Argentina’s clash with Paul Singer’s hedge fund has come to what looks like a final grand battle, and it doesn’t look pretty. Argentina deposited $539 million in interest to pay investors — interest that the country has been told by a U.S. court it can’t pay unless Argentina pays Singer’s claims at the same time. Now BNY Mellon, the bank that handles those payments, has been ordered to return the money to Argentina. Meanwhile, as Bloomberg’s Bob Van Voris and Katia Porzecanski reported, Argentina says it’s fulfilled its obligations and the money now belongs to bondholders.
The idea here is that by making the payment due by June 30 Argentina avoids an imminent technical default. Even Argentina doesn’t think this is likely to work.
The mystery here is why the holders of Argentina’s restructured bonds, now trading at about 85 cents on the dollar, still seem to be optimistic that they’ll get paid. In the Market Now newsletter earlier this week, I wondered why Argentina’s restructured bonds went up after Singer’s court victory. It seemed to me that if Argentina had to pay Singer, it was actually less likely to be able to meet its other obligations.
That analysis wasn’t really right. It wasn’t Singer’s victory that sent up Argentina bond prices, but, as Bloomberg’s Katia Porzecanski and Daniel Cancel explained, the prospect of a negotiated resolution. Investors in those bonds may think that, having exhausted all the other options, Argentina will finally settle with Singer and remove the uncertainty over all its debt.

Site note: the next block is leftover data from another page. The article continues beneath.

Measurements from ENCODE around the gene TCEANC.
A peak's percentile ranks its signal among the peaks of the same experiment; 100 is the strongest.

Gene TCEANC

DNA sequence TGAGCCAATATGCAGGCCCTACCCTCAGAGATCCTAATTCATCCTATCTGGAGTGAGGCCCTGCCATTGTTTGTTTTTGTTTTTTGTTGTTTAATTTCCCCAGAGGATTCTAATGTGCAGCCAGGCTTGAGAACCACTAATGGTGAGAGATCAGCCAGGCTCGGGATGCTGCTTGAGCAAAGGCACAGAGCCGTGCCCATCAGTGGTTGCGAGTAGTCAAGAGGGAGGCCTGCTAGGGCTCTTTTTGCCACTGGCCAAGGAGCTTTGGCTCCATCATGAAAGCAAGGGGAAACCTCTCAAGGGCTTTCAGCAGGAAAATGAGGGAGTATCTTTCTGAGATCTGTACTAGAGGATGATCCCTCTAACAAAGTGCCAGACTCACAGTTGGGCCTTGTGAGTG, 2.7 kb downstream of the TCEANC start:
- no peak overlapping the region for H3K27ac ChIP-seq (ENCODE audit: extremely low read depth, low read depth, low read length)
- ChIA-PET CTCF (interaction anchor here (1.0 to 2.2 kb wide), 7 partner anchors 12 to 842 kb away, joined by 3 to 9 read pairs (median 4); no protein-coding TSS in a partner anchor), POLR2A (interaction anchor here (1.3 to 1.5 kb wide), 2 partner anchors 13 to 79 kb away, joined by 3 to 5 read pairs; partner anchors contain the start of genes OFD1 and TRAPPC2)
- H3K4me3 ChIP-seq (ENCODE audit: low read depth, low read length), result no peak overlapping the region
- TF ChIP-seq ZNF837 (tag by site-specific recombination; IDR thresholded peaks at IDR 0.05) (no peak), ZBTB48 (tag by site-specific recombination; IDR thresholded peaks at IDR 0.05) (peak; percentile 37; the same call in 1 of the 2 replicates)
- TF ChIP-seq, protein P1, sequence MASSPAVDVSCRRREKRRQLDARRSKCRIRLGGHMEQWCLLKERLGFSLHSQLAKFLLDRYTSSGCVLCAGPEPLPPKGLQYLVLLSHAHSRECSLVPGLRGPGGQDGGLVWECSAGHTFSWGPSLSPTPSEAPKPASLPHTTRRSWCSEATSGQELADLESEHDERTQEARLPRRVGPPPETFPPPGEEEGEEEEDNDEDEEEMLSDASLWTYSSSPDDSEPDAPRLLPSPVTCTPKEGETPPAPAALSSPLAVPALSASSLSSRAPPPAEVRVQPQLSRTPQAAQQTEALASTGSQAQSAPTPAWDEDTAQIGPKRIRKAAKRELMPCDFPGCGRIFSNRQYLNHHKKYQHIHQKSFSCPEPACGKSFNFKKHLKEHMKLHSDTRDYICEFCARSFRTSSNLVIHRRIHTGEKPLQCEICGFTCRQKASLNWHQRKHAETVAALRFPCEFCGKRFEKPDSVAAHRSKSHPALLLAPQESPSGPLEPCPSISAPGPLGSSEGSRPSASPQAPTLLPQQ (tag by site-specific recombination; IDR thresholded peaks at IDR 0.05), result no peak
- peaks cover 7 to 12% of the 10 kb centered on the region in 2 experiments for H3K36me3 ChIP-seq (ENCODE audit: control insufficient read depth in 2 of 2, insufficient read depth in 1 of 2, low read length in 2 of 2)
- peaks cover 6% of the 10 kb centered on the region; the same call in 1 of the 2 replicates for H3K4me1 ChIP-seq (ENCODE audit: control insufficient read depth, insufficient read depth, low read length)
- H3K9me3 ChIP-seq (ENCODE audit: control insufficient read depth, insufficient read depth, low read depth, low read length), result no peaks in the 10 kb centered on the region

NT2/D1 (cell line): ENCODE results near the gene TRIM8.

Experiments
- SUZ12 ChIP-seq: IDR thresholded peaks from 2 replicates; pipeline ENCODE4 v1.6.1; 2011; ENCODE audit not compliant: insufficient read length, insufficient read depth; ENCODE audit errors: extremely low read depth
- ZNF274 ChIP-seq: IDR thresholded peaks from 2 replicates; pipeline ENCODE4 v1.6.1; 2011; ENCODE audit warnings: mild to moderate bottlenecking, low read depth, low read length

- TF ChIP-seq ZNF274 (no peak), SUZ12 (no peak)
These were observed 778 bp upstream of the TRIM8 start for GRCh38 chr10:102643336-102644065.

This may be the rational thing to do. It probably looks that way from where bondholders sit. Except: Argentina’s president, Cristina Fernandez de Kirchner, has spent two years attacking Singer as a vulture and painting any compromise as an assault on Argentine sovereignty. To make a deal now is to nullify all that. One banker told Van Voris and Porzecanski that it’s not clear why Argentina is “wasting precious time.” Indeed it’s not, if you think Argentina expects to come to a deal with Singer.
Call that a really big “if.” It’s tempting for bondholders, in comfortable New York offices, to assume that somehow all this has to get resolved in a rational way. Alas, this kind of standoff rarely comes to a mutually beneficial ending.